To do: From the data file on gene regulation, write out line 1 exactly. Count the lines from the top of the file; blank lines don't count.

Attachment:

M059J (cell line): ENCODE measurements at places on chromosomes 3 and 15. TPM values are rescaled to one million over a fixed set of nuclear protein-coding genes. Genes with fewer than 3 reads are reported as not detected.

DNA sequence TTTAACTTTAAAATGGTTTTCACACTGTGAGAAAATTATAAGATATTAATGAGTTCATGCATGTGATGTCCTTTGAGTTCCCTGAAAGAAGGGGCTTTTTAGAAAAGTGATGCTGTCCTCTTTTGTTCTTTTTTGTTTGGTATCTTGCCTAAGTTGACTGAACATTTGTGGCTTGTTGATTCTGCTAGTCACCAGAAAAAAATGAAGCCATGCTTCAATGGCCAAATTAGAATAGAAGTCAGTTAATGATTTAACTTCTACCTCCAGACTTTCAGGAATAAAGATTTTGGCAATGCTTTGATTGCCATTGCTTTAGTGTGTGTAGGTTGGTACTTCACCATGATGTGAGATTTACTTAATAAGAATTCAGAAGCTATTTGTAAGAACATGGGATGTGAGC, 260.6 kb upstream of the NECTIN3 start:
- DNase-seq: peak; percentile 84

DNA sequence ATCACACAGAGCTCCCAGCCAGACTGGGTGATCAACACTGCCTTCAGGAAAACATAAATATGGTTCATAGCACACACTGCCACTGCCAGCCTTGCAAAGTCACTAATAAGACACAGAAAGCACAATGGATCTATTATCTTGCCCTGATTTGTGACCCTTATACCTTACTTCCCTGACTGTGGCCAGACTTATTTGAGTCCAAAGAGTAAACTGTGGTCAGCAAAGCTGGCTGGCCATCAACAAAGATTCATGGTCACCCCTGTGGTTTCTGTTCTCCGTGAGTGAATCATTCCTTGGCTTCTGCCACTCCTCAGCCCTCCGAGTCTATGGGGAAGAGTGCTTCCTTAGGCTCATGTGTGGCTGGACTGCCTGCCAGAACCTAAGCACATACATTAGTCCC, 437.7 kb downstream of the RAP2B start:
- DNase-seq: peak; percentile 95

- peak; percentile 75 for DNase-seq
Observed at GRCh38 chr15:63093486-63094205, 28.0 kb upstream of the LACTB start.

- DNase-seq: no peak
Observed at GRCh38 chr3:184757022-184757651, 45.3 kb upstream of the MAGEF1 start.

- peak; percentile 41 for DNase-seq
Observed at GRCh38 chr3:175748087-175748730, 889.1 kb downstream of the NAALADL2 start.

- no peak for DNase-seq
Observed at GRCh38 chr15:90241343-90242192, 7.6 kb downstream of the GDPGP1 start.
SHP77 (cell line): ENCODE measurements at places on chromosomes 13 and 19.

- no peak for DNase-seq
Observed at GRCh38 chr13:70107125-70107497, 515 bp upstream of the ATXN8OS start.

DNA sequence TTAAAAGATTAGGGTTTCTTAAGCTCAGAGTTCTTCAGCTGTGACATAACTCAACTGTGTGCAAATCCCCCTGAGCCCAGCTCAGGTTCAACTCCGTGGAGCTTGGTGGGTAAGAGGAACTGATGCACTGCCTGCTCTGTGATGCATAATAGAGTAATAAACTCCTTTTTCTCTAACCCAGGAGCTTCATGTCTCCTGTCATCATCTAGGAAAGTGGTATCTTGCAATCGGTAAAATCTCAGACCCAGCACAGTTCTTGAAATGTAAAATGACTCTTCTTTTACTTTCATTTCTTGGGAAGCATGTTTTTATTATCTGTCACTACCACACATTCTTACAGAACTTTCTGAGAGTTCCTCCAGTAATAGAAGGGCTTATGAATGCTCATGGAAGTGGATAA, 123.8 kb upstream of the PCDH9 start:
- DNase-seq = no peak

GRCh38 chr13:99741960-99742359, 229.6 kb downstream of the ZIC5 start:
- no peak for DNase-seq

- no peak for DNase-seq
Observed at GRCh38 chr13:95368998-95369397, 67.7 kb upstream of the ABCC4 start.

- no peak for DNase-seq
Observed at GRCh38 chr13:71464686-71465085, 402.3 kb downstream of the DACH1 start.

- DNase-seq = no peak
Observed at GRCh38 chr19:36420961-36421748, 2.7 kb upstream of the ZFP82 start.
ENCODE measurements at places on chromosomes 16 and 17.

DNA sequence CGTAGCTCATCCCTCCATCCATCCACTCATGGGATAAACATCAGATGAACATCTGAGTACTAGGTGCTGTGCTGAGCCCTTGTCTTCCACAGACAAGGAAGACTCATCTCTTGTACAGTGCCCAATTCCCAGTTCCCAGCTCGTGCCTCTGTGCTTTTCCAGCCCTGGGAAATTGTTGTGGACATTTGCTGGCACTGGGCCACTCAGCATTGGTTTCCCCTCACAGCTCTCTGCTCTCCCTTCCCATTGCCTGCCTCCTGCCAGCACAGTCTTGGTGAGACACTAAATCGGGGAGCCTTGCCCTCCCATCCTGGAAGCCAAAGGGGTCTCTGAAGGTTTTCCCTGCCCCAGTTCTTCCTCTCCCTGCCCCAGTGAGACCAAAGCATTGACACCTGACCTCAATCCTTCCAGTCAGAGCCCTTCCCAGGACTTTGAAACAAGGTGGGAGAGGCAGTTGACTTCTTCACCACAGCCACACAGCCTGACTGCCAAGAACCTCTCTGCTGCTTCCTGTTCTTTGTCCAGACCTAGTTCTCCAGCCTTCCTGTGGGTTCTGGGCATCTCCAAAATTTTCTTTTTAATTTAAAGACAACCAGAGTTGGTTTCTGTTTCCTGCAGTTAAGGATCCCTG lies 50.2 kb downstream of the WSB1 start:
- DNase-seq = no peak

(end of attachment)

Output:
M059J (cell line): ENCODE measurements at places on chromosomes 3 and 15. TPM values are rescaled to one million over a fixed set of nuclear protein-coding genes. Genes with fewer than 3 reads are reported as not detected.